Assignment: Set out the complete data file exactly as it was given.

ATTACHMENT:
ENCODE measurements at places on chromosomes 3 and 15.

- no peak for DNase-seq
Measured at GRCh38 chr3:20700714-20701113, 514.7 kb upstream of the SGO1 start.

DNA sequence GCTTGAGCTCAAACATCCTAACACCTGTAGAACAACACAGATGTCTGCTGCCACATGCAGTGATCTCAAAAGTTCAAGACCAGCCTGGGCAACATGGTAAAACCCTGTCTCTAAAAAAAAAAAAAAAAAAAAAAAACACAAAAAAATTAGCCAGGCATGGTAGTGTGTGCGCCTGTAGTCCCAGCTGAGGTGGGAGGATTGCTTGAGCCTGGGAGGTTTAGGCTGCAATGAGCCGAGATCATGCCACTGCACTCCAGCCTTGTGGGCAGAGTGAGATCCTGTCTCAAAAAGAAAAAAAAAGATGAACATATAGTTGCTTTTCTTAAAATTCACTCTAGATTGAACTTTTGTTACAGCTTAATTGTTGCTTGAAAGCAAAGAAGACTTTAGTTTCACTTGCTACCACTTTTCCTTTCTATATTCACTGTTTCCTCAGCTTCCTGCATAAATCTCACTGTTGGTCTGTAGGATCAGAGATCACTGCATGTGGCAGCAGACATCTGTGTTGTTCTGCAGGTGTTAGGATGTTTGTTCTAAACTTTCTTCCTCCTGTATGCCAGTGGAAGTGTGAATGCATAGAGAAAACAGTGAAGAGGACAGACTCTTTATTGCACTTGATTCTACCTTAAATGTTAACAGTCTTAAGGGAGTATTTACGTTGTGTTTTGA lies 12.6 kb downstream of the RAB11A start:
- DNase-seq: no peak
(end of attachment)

ENCODE measurements at places on chromosomes 3 and 15.

- no peak for DNase-seq
Measured at GRCh38 chr3:20700714-20701113, 514.7 kb upstream of the SGO1 start.

DNA sequence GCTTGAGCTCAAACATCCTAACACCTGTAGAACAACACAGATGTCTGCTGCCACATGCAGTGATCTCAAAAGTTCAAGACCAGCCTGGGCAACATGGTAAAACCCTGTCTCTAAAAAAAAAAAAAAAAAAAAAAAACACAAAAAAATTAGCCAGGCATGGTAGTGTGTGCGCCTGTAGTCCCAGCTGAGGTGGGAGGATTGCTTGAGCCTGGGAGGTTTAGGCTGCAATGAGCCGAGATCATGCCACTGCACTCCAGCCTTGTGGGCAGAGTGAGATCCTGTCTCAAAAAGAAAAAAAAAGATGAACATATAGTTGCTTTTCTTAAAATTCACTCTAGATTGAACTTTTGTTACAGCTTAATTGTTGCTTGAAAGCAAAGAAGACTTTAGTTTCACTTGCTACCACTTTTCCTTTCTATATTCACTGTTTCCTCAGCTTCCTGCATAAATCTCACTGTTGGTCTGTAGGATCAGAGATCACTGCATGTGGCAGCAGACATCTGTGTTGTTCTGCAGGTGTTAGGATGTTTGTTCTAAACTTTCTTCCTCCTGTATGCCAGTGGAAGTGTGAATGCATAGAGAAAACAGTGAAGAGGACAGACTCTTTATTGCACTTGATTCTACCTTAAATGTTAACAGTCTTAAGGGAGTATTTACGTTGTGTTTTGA lies 12.6 kb downstream of the RAB11A start:
- DNase-seq: no peak